Five years ago mobile phones were the latest rage. Today they are a commodity. But there still are ways to stand out from the crowd: Either by refusing to own a phone altogether, or by spending €3500 Euro for a Vertu.
Sleek and expensive: mobile phones for the rich and famous
It has become hard to impress people with a mobile phone lately. Getting a call on a trendy handset alone certainly won't do the trick anymore. The same goes for funky gadgets to pep up the drab phones like cameras, ring tones or messaging services. Soon after these are released, everyone appears to have them, and instead of being part of the handset avantgarde, the mobile phone afficionado is thrown back into the faceless pool of ordinary handset users.
But thanks to Nokia, there is a way for the handset lover to distinguish oneself from the masses. It is called Vertu and comes with a hefty price tag. The self-proclaimed "first luxury communication company" was launched two years ago as a spin-off by Nokia, the world's largest handset-maker. The ties to the Finnish mother company, however, are kept almost as secret as Vertu's sales or revenue figures. "We are not allowed to give any sales figure", Daniela Wübbeke, the company's spokesperson for Germany, told DW-WORLD.
Deep pockets are required to own a Vertu phone. The more affordable "Ascent" collection geared towards a younger clientele and launched this year comes in at €3500. The more expensive "Signature" collection starts at €5000 Euro for the regular handset and goes up to €24,000 for the platinum version. No camera, no video and no radio. What then, besides the price, makes a Vertu so special? "Each phone consists of 400 separate parts that are put together manually," explains Wübbeke.
Vertu tries to set itself apart by working with materials commonly not associated with handsets. "The leather we use for the phones stems from the same people that supply luxury carmakers Rolls Royce and Bentley." Other materials used are Liquidmetal, sapphire, ceramic, gold and silver. "Our phones last at least 15 to 20 years because we use only the best material and refined technology," says Wübbeke. Technology is also the reason Vertu phones lack features like cameras, WAP or GPRS. "Our first collection came without a color display, but as soon as the technology was refined enough, we gave all our customers the option of equipping their phones free of charge with a color display."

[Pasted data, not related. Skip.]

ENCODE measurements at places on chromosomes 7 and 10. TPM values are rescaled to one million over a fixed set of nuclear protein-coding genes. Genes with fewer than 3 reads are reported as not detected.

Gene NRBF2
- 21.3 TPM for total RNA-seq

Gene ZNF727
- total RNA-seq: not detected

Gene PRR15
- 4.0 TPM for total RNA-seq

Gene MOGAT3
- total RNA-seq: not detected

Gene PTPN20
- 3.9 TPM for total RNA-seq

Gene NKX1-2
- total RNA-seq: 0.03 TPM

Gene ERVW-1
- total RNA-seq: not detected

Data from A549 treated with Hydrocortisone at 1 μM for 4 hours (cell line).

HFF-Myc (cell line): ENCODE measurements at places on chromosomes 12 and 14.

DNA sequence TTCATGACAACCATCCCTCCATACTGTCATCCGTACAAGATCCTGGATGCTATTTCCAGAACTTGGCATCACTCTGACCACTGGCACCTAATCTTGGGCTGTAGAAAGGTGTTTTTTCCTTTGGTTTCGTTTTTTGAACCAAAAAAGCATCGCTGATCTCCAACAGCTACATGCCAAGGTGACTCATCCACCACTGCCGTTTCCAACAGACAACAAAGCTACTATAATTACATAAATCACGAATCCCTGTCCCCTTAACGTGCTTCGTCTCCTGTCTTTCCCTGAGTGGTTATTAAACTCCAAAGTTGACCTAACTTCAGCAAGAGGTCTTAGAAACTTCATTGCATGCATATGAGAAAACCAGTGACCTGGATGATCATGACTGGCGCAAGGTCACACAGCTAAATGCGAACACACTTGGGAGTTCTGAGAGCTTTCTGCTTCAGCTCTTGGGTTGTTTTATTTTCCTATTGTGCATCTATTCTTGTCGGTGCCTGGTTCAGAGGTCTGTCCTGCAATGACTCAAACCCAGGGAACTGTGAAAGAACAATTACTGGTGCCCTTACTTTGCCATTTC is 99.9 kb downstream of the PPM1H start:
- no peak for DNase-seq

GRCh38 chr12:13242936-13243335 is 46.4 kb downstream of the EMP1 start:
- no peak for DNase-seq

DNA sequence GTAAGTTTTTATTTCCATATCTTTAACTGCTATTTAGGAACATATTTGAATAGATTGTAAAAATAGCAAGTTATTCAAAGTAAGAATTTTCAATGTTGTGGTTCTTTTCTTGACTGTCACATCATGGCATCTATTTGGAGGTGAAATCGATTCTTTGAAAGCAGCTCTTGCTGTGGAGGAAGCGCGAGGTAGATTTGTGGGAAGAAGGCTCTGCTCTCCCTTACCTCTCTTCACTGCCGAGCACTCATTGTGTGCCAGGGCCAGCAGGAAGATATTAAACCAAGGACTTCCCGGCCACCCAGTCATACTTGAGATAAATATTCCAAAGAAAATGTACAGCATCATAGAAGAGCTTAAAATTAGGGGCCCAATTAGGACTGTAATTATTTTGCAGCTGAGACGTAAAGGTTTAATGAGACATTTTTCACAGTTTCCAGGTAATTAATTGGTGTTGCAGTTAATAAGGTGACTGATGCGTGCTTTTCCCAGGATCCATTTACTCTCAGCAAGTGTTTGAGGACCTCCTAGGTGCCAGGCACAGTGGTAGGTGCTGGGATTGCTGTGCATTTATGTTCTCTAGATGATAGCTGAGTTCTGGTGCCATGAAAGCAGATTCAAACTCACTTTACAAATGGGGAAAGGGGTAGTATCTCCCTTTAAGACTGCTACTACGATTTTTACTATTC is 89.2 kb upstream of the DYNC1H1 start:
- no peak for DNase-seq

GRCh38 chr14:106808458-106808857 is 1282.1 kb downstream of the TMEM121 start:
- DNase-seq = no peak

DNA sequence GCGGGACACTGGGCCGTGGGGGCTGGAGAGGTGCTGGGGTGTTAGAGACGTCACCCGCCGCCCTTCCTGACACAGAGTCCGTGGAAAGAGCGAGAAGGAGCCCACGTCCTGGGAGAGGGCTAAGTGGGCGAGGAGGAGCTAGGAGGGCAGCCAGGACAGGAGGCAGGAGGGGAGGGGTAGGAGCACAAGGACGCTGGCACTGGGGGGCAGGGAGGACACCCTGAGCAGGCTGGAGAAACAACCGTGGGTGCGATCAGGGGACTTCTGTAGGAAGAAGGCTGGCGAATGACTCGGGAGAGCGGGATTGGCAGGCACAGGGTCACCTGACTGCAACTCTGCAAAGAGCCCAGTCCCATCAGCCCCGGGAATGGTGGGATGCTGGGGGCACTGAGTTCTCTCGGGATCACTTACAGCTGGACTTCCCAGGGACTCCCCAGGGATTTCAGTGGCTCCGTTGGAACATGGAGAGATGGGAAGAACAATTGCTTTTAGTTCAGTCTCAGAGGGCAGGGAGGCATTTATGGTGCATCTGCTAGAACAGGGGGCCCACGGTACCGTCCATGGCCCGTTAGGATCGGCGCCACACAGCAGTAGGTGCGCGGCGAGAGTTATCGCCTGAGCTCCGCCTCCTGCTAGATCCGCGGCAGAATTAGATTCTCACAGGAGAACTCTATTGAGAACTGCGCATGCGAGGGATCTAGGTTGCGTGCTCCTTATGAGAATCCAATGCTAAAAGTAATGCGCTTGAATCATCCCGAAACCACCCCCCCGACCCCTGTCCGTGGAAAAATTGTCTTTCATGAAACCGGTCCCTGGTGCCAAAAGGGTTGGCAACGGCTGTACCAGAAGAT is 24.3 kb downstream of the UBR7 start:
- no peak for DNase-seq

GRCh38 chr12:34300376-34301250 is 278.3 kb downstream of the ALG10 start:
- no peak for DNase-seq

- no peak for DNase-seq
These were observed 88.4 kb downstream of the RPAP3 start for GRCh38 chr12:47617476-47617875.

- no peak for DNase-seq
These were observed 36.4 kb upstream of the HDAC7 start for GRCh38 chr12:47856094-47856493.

Another Virtu freebie for the first year is the Concierge button on every phone. By pushing it customers are put through to a 24-hour hotline that attends to the callers needs. Whether it is a hotel reservation or getting tickets for otherwise sold out events, the Concierge service will try to fulfil requests Vertu owners like Madonna, Gwyneth Paltrow or David Beckham may have.
While some female celebrities are Vertu customers, the majority of Vertu owners, at least in Germany, are male, says Christine Meister, who runs the luxury jeweller store Brahmfeld & Gutrof on the ritzy German resort island Sylt. "Men, especially those you also enjoy luxury cars, like Vertu more than women do," she points out. "Many of our customers already own a Rolls Royce. For them a Vertu phone is a similar status symbol, and by having it, they possess something that other people don't."
However, success in this market is anything but certain. Just consider the fate of so called fashion-phone Xelibri from Siemens. The claim that "Xelibri lives on a totally different planet from the technology driven mobile phone brands that exist today" was validated a week ago, when Siemens pulled the plug on the brand after only two collections. According to media reports, the demand for models like the Xelibri 6 that let's one "talk on the phone and apply makeup simultaneously" was weak.
Vertu's future looks bright, insists Wübbeke. "We have so many orders for our new collection that we have to run extra shifts to speed up production."